You had them in your camp and could have had a great friend. How did you manage to alienate these people and make them hate you so much?
Here is a bit of history how we Russians built administrative division, called Ukraina, for our own convinience.
12794365_10209630075615628_8195086957035207093_n.j  pg

The blue part is called NovoRossiya for a good reason. My guess is the next one to collapse is the the green bit, so former Ukraina is collapsing in reverse.

We highly value your opinion.

Here is Odessa's governor Saakashvili (ex-president of Georgia (and a US patsy)) weeping about losing the region

I was about to post my traslation of this text from a ukrainist journo - typical

but I found a publication better than I would write.
I like data instead of propaganda. Here You have results of population census from 1897:
(Edit: Yellow is Ukrainian)
Lots of ukrainian territory was annexed by Russia and stay ther even today (parts of Kursk and Voronezh oblasts).

I have been in Odessa last summer. People that I've met there spoke russian but many times they emphasized that they are Europeans and Putin's tricks do not affect them.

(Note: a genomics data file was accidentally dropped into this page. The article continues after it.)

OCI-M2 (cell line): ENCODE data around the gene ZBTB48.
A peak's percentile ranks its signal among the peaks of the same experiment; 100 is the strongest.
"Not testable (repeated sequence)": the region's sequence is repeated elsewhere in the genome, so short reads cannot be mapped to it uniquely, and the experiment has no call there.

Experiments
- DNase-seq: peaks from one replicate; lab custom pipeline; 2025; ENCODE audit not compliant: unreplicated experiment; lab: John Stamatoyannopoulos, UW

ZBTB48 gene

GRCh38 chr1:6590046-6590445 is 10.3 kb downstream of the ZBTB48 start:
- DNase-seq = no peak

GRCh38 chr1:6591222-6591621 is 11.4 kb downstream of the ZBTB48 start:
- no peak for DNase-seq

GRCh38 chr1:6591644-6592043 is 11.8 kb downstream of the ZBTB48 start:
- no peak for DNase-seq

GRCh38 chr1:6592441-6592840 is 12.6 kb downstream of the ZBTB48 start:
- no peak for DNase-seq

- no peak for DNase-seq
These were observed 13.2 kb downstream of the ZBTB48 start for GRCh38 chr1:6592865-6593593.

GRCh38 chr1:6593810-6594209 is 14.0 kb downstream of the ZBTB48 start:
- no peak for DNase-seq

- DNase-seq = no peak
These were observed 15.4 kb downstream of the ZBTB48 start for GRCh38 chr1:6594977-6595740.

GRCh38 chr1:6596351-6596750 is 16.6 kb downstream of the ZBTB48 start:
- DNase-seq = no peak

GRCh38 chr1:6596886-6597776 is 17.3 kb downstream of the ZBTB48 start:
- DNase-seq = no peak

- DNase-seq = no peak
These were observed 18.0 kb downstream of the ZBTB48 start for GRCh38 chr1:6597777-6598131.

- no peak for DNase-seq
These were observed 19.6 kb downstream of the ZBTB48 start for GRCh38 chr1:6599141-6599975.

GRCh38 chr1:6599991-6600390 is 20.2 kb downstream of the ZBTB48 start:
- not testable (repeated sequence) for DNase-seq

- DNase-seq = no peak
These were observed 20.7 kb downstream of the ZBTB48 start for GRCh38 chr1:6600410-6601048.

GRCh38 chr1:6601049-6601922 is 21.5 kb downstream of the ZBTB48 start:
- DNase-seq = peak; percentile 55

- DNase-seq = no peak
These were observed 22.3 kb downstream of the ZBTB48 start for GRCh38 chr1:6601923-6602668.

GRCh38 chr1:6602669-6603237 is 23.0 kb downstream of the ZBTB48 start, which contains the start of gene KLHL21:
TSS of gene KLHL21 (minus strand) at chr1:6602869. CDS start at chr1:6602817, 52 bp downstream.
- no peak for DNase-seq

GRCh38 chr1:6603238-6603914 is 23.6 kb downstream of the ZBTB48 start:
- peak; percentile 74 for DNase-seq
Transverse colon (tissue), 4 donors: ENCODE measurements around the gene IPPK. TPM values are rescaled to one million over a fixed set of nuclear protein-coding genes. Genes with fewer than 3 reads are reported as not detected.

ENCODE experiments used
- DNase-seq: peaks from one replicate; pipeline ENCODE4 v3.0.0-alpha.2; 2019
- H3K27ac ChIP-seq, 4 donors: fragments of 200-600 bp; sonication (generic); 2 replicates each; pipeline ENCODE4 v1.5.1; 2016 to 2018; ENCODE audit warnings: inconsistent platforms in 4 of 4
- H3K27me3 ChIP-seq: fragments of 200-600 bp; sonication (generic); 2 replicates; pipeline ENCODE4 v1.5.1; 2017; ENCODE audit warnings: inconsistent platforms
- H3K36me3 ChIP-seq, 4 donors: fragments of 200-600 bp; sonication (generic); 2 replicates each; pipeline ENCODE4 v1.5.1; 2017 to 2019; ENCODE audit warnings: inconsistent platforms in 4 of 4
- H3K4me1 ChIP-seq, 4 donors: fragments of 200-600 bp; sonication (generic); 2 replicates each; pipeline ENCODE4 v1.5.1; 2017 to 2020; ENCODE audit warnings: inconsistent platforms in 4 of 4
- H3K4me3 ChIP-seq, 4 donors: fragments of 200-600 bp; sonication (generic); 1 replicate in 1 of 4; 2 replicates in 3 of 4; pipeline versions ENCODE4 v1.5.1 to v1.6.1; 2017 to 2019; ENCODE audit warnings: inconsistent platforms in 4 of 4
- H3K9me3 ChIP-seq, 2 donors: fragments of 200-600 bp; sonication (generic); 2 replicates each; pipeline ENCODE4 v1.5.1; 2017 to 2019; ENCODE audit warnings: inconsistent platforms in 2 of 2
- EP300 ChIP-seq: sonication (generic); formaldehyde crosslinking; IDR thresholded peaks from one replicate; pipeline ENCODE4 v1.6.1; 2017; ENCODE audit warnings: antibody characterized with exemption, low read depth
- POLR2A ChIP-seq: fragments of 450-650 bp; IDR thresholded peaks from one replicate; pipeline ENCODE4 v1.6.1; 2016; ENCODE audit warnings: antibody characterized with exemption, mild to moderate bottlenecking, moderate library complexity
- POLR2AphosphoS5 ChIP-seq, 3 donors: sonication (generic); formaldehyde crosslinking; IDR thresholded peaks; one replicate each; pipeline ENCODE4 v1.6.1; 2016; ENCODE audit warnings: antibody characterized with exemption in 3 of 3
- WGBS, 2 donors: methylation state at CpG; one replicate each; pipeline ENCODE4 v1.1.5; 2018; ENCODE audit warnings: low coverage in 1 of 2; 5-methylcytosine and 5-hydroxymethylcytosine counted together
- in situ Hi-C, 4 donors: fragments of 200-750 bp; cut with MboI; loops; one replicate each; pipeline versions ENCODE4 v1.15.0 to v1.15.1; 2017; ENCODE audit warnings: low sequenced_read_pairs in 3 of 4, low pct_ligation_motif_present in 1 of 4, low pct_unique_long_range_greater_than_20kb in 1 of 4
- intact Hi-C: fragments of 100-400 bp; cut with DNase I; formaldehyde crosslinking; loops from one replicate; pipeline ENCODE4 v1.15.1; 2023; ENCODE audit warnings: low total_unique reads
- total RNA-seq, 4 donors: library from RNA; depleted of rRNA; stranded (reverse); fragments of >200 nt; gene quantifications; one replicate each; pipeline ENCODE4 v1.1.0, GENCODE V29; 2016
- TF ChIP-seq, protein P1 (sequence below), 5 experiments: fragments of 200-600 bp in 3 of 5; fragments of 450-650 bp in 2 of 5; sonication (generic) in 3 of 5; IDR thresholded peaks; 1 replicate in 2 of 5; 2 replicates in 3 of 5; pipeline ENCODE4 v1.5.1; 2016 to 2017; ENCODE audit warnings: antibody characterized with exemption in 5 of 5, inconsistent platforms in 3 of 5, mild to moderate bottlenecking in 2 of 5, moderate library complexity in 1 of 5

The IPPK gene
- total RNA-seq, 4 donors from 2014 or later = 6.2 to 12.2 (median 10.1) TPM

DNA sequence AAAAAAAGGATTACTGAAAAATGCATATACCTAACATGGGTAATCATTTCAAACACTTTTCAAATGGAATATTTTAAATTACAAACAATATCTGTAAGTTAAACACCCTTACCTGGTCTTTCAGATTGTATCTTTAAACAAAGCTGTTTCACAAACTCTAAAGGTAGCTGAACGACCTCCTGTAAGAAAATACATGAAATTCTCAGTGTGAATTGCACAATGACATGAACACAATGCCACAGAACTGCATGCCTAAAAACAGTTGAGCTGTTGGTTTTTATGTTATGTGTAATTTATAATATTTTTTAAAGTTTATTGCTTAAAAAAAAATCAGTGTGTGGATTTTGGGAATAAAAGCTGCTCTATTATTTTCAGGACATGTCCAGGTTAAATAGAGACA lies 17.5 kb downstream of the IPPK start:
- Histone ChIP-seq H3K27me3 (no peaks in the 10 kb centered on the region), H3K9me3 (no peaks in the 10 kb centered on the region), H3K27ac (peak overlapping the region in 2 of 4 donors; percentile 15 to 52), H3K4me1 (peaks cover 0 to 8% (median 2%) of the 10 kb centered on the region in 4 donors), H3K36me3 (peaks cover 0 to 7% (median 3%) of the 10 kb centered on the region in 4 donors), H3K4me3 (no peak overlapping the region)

The Tatars claim to Crimea is no better than any Turkic claim anywhere outside of Central Asia / Mongolia. Greeks, Armenians, and other Indo-European peoples have inhabited the peninsula far before Turks even came into existence.
Crimea was a gift to Ukraine in 1954, i don't see how it's a problem today it belongs to Russia as 95% of Crimea's population voted to join Russia.

It's well known that Stalin sent Tatars "back" to Siberia by force and even today many Turkic speaking minority have a hatred against Russians.
What can we see today in the policy of Ukraine?

- Corruption by the government and stealing money of it's citizens
- A never ending dept made just by the need to sympathize with the West.
- Hunger, the lowest quality of life compared to anywhere in Europe including Russia.
- A puppet system which seems under the chains of US in all aspects.

All this war made by the NATO under the flag of Ukraine has no point other than bringing down the already 3rd World quality of Ukraine and the against of Russian policy which is getting strong enough to manage it's own without the consolidation of US and NATO.